Get Blood Results Without Needles?

by Julie Barr on October 5, 2016 · 1 comment

in Alumni Life, Health, Science


Image: Wikipedia.

Imagine a blood cell counter that needs no blood. A small, non-invasive, portable device to monitor white blood cells has the potential to make great strides in healthcare treatment—and that’s the goal of MIT startup Leuko labs and their new device.

The in-home immune system monitor uses innovative optics that can see through the skin into users’ superficial capillaries and gather data as white cells flow. Then, the company’s algorithm analyzes the images of the blood and estimates the white blood cell counts. The device has the potential to lower the risk of infection in outpatient chemotherapy patients that have their immune system depressed and avoid unnecessary visits to the hospital. In addition to cancer patients, in the future, the technology would allow everyone to differentiate between a viral and a bacterial infection.

leukolab-pic“It allows the patient to track their body’s response to chemotherapy treatment by monitoring white cell levels in the blood,” says Aleksandra (Ola) Kalinowska ’15, who got involved in the venture in the spring and began working full-time at Leuko this summer doing mostly development, manufacturing, and user-testing efforts.”These white blood cell counts serve as an indicator of the body’s immune system, which is severely weakened every time the patient receives a dose of chemo, putting them at high risk of infection. With Leuko’s daily monitoring, doctors would be able to prescribe preventative medications, personalize chemo dosing, and ultimately provide better outcomes during chemotherapy treatment.”

Co-founder and CEO of Leuko Carlos Castro-González, a catalyst fellow with the MIT linQ healthcare innovation partnership program in Madrid, saw the side effects of chemotherapy while doing clinical rotations and began working to address the problem. The Leuko team is made up of many others from the MIT linQ program as well as Kalinowska, Ramon Gamble MBA ’17, and Alvaro Martinez Higes MBA ’17.

In addition to helping patients detect and monitor infection, research shows that many cancer patients could tolerate a higher frequency of chemotherapy—a fact that could be gained in part by more closely observing white blood cell counts. With this more accurate information, chemotherapy treatments could become more frequent and therefore more effective for those who can tolerate an increased dose. It can also help patients more closely and easily monitor their own counts so that they can spend time out and about when they’re healthy or be sure to stay home when there is an indication that their immune system is compromised.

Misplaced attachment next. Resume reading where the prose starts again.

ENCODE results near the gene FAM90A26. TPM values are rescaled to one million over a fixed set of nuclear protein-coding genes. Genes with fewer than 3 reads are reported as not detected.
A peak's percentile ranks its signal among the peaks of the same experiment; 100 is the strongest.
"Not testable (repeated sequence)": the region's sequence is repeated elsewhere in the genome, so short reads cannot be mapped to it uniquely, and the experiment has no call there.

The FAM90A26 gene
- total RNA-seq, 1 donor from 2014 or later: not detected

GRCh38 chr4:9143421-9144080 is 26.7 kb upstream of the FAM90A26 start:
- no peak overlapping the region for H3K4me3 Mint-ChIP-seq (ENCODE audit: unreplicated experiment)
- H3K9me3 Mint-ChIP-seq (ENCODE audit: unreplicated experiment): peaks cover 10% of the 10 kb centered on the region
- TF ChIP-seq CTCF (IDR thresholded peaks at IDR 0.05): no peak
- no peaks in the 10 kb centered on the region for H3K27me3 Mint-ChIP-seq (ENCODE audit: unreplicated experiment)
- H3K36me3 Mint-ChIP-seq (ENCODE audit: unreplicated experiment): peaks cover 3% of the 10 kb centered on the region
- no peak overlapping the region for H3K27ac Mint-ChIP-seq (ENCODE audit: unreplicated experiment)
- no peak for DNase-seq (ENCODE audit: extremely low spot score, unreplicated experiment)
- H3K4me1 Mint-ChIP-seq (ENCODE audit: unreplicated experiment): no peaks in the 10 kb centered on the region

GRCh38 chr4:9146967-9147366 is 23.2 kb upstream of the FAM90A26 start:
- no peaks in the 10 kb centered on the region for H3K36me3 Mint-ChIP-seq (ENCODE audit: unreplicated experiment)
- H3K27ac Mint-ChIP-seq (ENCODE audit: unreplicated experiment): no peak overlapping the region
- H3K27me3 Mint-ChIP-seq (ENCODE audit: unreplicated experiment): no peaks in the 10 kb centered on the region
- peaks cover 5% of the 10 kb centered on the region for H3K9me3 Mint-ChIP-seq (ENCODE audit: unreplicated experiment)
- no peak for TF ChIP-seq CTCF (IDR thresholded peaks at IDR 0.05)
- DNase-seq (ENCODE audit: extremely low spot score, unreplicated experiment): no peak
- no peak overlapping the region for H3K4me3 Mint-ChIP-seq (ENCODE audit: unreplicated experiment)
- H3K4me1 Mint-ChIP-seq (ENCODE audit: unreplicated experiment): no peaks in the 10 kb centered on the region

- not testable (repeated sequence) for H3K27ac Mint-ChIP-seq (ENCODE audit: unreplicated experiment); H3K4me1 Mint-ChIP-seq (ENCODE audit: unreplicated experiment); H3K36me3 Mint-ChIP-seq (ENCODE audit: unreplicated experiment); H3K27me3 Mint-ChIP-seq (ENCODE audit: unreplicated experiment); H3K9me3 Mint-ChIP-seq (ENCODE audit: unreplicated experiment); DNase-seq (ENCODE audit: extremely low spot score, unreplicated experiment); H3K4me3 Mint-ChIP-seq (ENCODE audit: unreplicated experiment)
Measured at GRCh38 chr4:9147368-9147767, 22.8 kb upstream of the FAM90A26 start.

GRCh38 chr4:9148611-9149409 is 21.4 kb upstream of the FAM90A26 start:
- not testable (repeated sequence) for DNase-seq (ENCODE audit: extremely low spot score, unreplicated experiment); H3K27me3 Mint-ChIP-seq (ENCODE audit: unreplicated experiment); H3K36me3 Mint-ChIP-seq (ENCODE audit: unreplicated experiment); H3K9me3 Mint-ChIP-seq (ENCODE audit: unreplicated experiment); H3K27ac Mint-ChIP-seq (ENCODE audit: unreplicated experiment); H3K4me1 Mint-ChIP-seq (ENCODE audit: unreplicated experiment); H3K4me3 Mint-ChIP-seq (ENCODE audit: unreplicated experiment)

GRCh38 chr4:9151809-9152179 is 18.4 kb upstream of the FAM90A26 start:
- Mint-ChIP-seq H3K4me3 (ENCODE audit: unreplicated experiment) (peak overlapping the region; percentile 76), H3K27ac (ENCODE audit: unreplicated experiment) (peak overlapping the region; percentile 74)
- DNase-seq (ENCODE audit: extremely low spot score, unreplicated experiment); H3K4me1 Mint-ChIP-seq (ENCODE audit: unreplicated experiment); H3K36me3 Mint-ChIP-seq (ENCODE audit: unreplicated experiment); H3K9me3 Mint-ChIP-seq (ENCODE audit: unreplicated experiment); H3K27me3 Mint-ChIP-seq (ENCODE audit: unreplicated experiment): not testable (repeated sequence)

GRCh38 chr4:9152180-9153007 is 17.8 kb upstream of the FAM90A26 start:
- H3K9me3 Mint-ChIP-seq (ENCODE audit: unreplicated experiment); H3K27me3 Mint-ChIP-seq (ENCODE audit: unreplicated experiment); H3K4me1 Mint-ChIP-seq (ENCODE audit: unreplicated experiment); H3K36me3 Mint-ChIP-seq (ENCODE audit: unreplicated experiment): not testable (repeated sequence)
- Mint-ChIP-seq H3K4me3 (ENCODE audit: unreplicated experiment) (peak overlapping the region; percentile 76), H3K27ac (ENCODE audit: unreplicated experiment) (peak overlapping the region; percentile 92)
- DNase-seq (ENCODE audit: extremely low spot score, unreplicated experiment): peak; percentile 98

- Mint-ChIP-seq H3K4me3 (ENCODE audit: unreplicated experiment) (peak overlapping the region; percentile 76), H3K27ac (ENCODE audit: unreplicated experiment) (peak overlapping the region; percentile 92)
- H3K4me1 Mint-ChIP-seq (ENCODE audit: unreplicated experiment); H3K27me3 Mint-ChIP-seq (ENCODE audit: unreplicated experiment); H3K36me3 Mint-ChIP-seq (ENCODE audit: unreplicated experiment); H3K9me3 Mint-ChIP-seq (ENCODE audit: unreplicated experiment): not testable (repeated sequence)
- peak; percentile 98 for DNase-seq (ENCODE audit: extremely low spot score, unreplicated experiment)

Leuko is completing its proof of principle phase and entering its first clinical tests, with devices currently being tested. In August 2016, Leuko started testing its prototype on chemotherapy patients at Massachusetts General Hospital (MGH) and by December 2016, two working prototypes will have completed their first round of clinical testing and design revision. If Leuko Labs’ technology eventually gains FDA approval, the product will greatly improve the quality of life for patients undergoing chemotherapy.

To help further their venture, the startup recently participated in MIT Delta V startup accelerator, receiving entrepreneurship training, access to coaches and mentors, mock board reviews, up to $20,000 in equity-free funding, office space, and access to prototyping tools and lab space. In addition to recently receiving funding from the MIT Deshpande Center, Leuko was based in the MIT Martin Trust Center for entrepreneurship this summer and the startup has multiple mentors within MIT, including professors and alumni in industry that have been invaluable resources in making their vision a success.

{ 1 comment… read it below or add one }

Carla Fink October 5, 2016 at 12:06 pm

As a recently-diagnosed cancer patient getting oral treatment at home, and not really enjoying the trips to the hospital for blood draws, I have been imagining that there MUST be a way to monitor blood counts more easily, as diabetics do. Et voila! Here it is! Is there any way I can become part of the clinical trial for using the device? I’m in the Boston area and have connections to both MGH (by work) and MIT (by marriage) – if that helps.
Great work you guys!!
Carla Fink


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